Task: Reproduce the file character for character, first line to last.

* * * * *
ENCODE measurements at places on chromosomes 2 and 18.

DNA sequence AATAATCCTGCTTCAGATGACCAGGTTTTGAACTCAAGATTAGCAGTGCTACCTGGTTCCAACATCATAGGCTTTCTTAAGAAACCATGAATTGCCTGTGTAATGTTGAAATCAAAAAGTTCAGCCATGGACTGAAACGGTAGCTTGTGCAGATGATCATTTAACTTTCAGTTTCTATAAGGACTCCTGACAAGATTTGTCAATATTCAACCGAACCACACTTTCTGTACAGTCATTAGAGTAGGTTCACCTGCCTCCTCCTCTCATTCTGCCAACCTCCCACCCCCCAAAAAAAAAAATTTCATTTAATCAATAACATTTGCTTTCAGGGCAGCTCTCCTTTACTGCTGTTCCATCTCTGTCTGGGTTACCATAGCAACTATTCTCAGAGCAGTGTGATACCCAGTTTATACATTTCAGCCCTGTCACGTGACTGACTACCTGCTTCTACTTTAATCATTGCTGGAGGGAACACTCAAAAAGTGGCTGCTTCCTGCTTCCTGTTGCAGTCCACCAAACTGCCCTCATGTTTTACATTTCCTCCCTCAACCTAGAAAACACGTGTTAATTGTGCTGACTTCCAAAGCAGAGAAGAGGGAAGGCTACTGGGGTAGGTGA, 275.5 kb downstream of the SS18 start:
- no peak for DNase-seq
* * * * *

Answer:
ENCODE measurements at places on chromosomes 2 and 18.

DNA sequence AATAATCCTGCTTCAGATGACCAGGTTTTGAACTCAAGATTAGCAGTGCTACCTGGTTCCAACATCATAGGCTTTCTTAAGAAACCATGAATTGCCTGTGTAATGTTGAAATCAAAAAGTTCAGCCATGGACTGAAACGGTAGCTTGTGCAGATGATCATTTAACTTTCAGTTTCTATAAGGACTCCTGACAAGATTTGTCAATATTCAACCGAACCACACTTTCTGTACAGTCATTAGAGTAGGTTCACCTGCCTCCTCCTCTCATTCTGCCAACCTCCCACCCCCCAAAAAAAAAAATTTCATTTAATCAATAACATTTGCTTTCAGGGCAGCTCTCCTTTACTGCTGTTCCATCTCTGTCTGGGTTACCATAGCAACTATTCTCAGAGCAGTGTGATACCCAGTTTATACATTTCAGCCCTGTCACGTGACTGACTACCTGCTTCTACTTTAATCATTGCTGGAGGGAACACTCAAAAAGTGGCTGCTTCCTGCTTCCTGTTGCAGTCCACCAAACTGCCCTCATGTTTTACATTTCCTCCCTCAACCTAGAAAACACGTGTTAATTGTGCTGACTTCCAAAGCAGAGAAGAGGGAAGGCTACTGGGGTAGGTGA, 275.5 kb downstream of the SS18 start:
- no peak for DNase-seq